“The generation which commences a revolution rarely completes it. Habituated from their infancy to passive submission of body and mind to their kings and priests, they are not qualified, when called on, to think and provide for themselves, and their inexperience, their ignorance and bigotry make them instruments often, in the hands of the Bonapartes and Iturbides to defeat their own rights and purposes. ...
“The light which has been shed on mankind by the art of printing has eminently changed the condition of the world … The kings and the rabble of equal ignorance have not yet received it's rays; but it continues to spread. And, while printing is preserved, it can no more recede than the sun return on his course. A first attempt to recover the right of self-government may fail, so may a 2nd and 3rd etc.
‘Rivers of blood yet must flow &
years of desolation pass’
“This is now well understood to be a necessary check on kings, whom they will probably think it more prudent to chain and tame, than to exterminate. To attain all this, however, rivers of blood must yet flow, & years of desolation pass over, yet the object is worth rivers of blood, and years of desolation.
"For what inheritance, so valuable, can man leave to his posterity? ... You and I shall look down from another world on these glorious achievements to man, which will add to the joys even of heaven.” (10)
As Catholics, we may well wonder how much “joy” Jefferson is experiencing in the place of his just reward, from which he will have to pay to the last farthing for all of the “glorious achievements” he thrust upon nations and men in the name of Liberty, Equality and Fraternity to their ultimate ruin and decay.
To be continued
- In what came to be called the Citizen Genêt Affair, Washington demanded Genêt’s recall to France. However by the time the Radical Jacobins had taken power and were sending so many former ‘friends’ to the guillotine that Genêt feared for his life should he return to France. The situation was resolved when Genêt married a daughter of Gov. George Clinton of New York, a follower of Jefferson, and became a U.S. citizen.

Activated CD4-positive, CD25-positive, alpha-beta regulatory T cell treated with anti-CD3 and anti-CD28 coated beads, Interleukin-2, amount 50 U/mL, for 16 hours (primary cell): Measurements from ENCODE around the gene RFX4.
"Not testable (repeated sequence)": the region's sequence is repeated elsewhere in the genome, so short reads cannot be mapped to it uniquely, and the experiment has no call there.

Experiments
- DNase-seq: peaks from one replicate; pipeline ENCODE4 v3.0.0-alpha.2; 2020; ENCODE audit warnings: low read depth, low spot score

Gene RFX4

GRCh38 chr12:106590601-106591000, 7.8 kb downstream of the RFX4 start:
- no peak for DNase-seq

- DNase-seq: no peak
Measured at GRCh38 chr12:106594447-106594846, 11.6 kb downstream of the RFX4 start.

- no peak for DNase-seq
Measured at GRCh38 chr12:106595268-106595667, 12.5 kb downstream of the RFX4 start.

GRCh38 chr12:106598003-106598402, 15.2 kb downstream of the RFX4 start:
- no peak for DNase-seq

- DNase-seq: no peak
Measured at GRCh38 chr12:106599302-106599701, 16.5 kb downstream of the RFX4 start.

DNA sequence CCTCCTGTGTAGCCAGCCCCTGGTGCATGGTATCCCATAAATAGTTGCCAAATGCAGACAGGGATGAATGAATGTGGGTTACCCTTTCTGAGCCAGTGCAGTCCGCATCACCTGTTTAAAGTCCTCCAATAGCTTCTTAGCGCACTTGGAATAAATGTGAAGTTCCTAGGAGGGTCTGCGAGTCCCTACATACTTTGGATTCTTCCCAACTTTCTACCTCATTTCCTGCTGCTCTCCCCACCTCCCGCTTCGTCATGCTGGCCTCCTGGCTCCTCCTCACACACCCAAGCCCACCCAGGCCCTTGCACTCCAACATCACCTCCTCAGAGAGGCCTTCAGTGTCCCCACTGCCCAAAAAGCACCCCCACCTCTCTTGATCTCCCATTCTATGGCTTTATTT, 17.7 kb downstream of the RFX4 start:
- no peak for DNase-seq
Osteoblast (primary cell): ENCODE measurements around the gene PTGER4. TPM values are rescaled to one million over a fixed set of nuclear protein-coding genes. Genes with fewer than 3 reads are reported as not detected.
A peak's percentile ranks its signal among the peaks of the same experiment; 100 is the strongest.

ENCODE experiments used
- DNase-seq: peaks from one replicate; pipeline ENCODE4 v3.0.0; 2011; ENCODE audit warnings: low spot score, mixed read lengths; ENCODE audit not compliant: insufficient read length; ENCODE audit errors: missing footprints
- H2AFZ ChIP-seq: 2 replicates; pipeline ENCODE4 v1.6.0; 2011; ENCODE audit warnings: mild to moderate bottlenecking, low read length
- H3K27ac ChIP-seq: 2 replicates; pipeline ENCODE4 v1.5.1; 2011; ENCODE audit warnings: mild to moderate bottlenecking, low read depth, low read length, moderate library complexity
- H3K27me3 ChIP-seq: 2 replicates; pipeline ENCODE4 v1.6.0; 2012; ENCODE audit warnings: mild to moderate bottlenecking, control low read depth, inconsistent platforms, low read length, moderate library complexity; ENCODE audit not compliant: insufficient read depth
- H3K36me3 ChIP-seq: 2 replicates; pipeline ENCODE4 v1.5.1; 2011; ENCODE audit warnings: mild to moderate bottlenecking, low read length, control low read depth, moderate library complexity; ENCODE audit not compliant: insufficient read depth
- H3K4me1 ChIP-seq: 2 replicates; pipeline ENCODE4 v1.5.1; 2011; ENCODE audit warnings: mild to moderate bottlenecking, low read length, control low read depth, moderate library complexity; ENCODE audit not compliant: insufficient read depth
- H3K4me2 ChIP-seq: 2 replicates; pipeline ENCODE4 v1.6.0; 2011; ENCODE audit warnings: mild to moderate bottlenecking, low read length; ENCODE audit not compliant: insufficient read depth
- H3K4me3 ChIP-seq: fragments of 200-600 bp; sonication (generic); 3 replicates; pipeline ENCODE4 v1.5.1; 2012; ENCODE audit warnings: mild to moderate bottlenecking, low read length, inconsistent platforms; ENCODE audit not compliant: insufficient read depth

- Lafayette consulted with Jefferson for the writing of the Rights in July 1789. Lafayette writes to his “dear friend” Jefferson: “To Morrow I present my bill of rights about the middle of the sitting. Be pleased to consider it again, and make your observations.” X. Lafayette to Jefferson, [9 July 1789] https://founders.archives.gov/documents/Jefferson/01-15-02-0232-0012
- The person most involved in the revision was a ‘Catholic’ priest Abbe Sieyes.
- Lafayette wrote to Washington on the 7th of March, 1791:
Paris, March the 7th, 1791
“Whatever expectations I had conceived of a speedy termination to our Revolutionary trouble, I still am tossed about in the ocean of factions and commotions of every kind—for it is my fate to be on each side, with equal animosity attacked ... altho’ our gr[e]at and good Revolution is, thank heaven, not only insured in France, but on the point of visiting other parts of the world, provided the restoration of public order is soon obtained in this country, where the good people have been better taught how to overthrow despotism than they can understand How to submit to the law—to you, my beloved General, the Patriarch and Generalissimo of Universal liberty, I shall render exact accounts of the conduct of your deputy and aid in this great cause.”
- Letter of Thomas Jefferson to Tench Coxe. Monticello June 1. 1795. https://www.loc.gov/exhibits/jefferson/181.html
- Letter of Thomas Jefferson to John Adams. Monticello Sep. 4, 1823. https://founders.archives.gov/documents/Jefferson/98-01-02-3737#:~:text=the%20light%20which%20has%20been,but%20it%20continues%20to%20spread.